Payment Due Upon Receipt
You do not need to extend credit to your clients at all. As an alternate option, you may elect to note “payment on receipt” on invoices. This means payment is expected as soon as the customer receives your invoice or goods/services are delivered.
Even if you are offering credit to your clients by waiting more than a day to get paid, you can still put incentives in the contract to encourage the client to pay on time.
As a consumer, you’ve seen this in action with services you subscribe to. If you miss your cable payment, you might be charged a late fee. In your contract, you agreed to this schedule of fees. As a business owner, you can do the same for you clients. However, you must make it clear that you intend to do so beforehand and spell it out in the contract.
Even if a customer misses a payment, it’s not professional to suddenly charge a late fee when that wasn’t agreed upon earlier.
The amount of interest you charge is entirely up to you. The amount should provide motivation but not potentially damage a long-term relationship. You’ll also have the option of compounding interest on a daily or monthly basis. If you’re using accounting software, it will handle the math for you and make the process of adding interest simpler.
It’s also worth noting that having a late-payment penalty does not necessarily mean you have to assess one. You’re free to waive your fees at any point in the interest of customer service.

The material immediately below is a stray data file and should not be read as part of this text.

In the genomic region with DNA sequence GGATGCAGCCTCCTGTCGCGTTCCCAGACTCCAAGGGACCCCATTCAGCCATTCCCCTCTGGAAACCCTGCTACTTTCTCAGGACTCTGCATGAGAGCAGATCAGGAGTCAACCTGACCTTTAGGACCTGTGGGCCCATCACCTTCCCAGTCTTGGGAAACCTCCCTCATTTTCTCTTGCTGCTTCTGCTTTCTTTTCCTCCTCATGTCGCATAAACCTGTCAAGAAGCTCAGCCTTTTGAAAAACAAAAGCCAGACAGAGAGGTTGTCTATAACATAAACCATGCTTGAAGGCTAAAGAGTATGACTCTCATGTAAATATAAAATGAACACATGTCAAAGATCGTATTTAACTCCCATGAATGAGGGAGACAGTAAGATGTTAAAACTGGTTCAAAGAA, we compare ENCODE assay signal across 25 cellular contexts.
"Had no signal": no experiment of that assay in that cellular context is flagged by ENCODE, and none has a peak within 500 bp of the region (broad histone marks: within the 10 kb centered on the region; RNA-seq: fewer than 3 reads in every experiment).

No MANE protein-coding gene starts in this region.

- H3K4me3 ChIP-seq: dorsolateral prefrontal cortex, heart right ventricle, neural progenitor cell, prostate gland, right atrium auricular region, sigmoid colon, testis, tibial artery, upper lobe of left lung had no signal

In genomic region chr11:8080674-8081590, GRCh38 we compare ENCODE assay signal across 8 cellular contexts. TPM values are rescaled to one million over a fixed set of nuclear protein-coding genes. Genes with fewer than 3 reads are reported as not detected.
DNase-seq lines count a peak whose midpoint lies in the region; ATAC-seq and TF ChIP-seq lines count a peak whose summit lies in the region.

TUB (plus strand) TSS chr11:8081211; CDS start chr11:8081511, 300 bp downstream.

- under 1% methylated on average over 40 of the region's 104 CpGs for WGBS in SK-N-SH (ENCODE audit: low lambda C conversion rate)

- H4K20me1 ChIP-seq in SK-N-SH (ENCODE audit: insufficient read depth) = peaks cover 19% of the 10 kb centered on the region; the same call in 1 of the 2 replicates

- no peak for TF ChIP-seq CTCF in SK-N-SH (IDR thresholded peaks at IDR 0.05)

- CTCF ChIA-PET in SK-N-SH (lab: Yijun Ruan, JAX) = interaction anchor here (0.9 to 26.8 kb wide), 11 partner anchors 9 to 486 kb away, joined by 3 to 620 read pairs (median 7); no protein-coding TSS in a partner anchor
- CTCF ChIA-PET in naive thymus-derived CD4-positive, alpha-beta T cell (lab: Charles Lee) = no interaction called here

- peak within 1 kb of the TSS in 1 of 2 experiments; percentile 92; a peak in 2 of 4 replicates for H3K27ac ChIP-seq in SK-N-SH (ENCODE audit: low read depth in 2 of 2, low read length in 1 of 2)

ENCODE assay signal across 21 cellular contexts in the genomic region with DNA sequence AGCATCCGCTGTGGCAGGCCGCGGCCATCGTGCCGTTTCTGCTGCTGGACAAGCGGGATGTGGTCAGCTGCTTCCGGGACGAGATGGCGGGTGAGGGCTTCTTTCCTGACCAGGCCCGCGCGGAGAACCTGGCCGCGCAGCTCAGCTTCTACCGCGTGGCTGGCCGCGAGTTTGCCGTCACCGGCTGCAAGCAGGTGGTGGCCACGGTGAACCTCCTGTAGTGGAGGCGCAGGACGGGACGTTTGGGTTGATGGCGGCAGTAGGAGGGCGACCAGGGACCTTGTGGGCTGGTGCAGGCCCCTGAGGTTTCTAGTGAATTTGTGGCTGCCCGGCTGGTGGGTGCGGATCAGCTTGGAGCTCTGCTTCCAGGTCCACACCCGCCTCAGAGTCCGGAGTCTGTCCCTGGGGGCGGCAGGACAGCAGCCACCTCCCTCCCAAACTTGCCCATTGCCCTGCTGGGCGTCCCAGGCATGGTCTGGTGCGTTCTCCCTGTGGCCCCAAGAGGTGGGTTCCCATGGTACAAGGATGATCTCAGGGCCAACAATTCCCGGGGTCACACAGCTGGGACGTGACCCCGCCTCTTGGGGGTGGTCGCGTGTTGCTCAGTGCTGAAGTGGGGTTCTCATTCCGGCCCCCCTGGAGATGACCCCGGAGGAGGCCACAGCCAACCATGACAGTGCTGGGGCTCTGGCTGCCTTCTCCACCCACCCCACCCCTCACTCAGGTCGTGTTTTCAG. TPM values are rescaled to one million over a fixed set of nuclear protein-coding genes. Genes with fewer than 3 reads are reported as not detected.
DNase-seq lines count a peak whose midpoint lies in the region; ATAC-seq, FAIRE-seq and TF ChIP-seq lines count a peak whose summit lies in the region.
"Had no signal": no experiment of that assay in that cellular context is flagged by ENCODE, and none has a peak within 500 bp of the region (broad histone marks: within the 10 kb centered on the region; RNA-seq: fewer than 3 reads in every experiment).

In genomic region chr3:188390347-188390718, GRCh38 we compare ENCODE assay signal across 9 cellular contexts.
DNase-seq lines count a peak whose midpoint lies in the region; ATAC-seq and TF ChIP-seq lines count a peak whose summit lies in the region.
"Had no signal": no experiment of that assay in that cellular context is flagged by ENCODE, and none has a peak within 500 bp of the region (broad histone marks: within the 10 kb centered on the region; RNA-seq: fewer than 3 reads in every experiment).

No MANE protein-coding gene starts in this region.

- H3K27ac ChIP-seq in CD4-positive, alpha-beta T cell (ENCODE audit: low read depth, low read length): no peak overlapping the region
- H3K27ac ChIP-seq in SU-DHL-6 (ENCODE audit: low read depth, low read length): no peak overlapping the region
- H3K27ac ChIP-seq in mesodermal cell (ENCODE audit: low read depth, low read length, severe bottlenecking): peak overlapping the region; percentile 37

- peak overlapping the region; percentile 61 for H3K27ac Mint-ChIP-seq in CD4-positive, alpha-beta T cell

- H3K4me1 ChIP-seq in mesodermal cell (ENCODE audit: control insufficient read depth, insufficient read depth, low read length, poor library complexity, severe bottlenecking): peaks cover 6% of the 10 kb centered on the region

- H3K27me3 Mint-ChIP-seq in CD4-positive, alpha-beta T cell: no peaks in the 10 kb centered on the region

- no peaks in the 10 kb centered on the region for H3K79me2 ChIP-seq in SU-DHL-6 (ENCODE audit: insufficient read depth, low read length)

When your customers have recurring demands, you can set your accounting software to generate invoices at regular intervals. Doing so makes it easier to predict cash flow.
Payment in Advance (PIA)
It’s common in some industries for clients to pay some of their costs in advance. This is more common when estimates are used. For example, if a contractor says his total fees will be $1,000, he may request 10 or 15% of the estimate ($100-150) in advance to cover supplies. Depending on your industry, you may also be able to offer customers a discount for paying an invoice in full in advance.
Terms of Sale
We’ve covered a lot of important information, but how do you use it? More importantly, how do you make sure your customer knows your specific payment requirements? You’ll do this through your terms of sale (TOS), which should appear on estimates, invoices, your website, and other customer-facing communications. Again, accounting software can provide you with stock TOS, but it’s best to customize yours and run it past an attorney before applying them. Your TOS should cover:
- The scope of your work
- Your obligations and timelines
- Any promises you’re making
- When and how clients are expected to pay
- Who is responsible for duty fees and taxes
- What penalties will occur if you or the client does not fulfill obligations
- How dispute resolution will be handled
Invoice Financing and Factoring
While strong invoicing practices can help reduce the gap between completing work or delivering goods and getting paid, it can be complicated and time-consuming. Unfortunately, it may also not be enough to solve your cash flow issues.
Invoice financing and factoring companies help B2B companies by providing them with immediate payment for their open invoices. Factoring companies purchase the invoices and handles the full invoicing process, freeing the business to focus on its core tasks without the burden of billing, follow ups and collections.
Remember, that with factoring, your terms are always Net 1.
If invoice factoring sounds like it could be a good solution for your cash flow issues or delinquent payments, contact Triumph Business Capital today.